Residents of the city of Shishou in the central province of Hubei fought police and set fire to a hotel after authorities labeled the death of a chef at a hotel a “suicide”.
The chef, 24 year old Tu Yuangao, was found dead outside the Yonglong hotel on the 17th of June, but his family cast doubt on the finding of “suicide” after viewing his body. They said there were no signs of blood where he was found, and the injuries on his body were inconsistent with a fall.
Locals told media that the hotel was known to be involved with drug trafficking, and that it is partly owned by the mayor, with senior police and other officials having a stake in it. They believed Tu was killed for threatening to expose the hotel owner, and that police intended to cremate his body to destroy the evidence.
Offered 30 000 RMB ($4 400)by the owner, Tu’s father apparently armed himself with a gas canister and threatened to blow himself up until the truth about his son’s death was revealed. Crowds began to gather on Friday the 19th outside the hotel to prevent police removing the body.
Three days of clashes
Over the weekend several violent clashes between residents and riot police occurred, involving 10 000 people according to official sources, or up to 70 000 according to reports on internet sites and Hong Kong media. The hotel was set on fire, and six police vehicles were destroyed or overturned to block the roads.
Police who tried to disperse people were repelled with projectiles by the crowd, and at one point on Saturday night the street lights were turned off by authorities. Eventually Tu’s family agreed to a formal autopsy of the body, and people dispersed.
The Hong Kong-based Information Centre for Human Rights and Democracy claimed at least 200 people were injured, but the authorities claimed no one had been injured in the clashes.
On the surface it is surprising that a seemingly small incident lead to such a violent clash, but Radio Free Asia reported one witness as saying:
"The reason for this is that the relationship between the government and the ordinary people here has been mishandled. In the past there have already been a few high-profile cases, and the police just left them unresolved. There was already a lot of anger against the government. Now I hear they have agreed to the family's requests. I don't know whether they really will carry out an autopsy."
The role of the Internet
Internet users played a significant role in spreading news of the incident. Photos and video footage taken by observers was posted on the internet, and accounts of what people believed had happened wide spread.
One rumor alleged that Tu was murdered when he threatened to expose a drug-dealing operation that was based in the hotel where he worked. A posting in Chinese on Globalvoiceonline.org asserted that the owner of the Yonglong Hotel was the head of a drug-cartel who enjoyed close ties to senior local government officials.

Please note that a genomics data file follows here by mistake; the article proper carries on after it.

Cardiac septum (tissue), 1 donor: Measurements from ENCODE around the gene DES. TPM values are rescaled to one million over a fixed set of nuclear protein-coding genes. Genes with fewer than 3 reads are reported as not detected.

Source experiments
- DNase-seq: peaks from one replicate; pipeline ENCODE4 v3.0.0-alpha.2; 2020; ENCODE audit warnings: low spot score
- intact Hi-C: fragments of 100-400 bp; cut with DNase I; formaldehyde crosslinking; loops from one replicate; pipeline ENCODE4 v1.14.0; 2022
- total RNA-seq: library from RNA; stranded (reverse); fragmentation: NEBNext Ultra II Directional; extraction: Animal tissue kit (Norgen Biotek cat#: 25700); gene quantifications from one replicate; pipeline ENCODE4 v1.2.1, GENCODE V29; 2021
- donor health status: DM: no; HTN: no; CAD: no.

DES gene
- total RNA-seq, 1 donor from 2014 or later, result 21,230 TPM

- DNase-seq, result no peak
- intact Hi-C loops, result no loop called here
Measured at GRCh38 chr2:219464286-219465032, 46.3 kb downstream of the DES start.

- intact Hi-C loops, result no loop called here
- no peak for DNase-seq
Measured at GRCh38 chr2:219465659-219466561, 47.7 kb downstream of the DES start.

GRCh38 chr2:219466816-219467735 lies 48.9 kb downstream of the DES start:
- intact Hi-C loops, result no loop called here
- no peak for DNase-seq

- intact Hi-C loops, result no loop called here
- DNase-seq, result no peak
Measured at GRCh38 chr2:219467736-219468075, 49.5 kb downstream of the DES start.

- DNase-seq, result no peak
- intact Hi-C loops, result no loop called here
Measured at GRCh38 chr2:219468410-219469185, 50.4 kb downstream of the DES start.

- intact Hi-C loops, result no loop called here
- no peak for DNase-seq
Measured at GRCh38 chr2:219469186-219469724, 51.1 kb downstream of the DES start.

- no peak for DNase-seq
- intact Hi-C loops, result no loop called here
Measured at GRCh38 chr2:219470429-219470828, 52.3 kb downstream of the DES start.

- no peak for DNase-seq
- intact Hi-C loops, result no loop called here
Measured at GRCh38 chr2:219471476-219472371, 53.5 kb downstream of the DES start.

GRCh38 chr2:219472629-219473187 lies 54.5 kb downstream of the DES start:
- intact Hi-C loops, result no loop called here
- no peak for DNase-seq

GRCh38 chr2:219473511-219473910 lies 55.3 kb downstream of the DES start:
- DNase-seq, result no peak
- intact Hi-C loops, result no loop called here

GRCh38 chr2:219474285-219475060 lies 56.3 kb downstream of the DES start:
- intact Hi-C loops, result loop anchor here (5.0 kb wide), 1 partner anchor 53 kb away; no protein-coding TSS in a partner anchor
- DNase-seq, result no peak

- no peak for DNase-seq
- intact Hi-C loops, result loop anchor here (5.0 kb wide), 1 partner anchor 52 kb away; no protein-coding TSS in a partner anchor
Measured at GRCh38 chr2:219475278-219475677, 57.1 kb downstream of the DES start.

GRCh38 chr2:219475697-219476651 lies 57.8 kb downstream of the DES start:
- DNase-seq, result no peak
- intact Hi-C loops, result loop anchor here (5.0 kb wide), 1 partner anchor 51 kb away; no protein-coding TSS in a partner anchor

When the owner refused to pay Tu his salary, Tu threatened to expose his illicit activities and was murdered as a consequence. The posting is replete with a graphic account of Tu's gruesome and sadistic killing, which included a lengthy beating, castration and the insertion of nails into his skull. It is also alleged that the Yonglong Hotel was the site of at least several related murders in the past few years.
Officials, however, insisted it was suicide:
"In fact, the truth is that this person committed suicide, so the city authorities are going to carry out an autopsy on the body. Some people thought the government was trying to forcibly cart the body off for cremation, so they rose up in protest."
An subsequent official autopsy has reaffirmed suicide the suicide. It also claimed a suicide note to have indeed been written by Tu, despite allegations by some that he was illiterate, as he had only received 3 years of primary school education. Xinhua, the Chinese state news agency, reported that Tu's uncle, Tu Dexiang, speaking for the family, said he accepted the conclusion.
"The tests were conducted by experts from the Public Security Ministry, the local department and the university, so we have to be convinced of the result," he said. "We don't want to spark more unrest and bring more trouble to the government.”
Nevertheless, the China Daily said local authorities gave Tu's family 300,000 yuan ($44 000) in compensation. The report did not specify which authorities awarded the compensation, nor explain why it was paid before an investigation into Tu's death was completed.
One unusual response from authorities was an editorial in the People's Daily on the 24th of June, which called for both local government and the mainstream media to provide greater "information transparency" in the immediate aftermath of incidents that could trigger public unrest.
Mass protests against official corruption, land grabs and arbitrary taxes are becoming increasingly common in China and often spin out of control into violent confrontations between the public and officials.
Photos and video from Shishou: http://observers.france24.com/en/content/20090623-shishou-residents-up-in-arms-suspicious-death-cook-tu-yuangao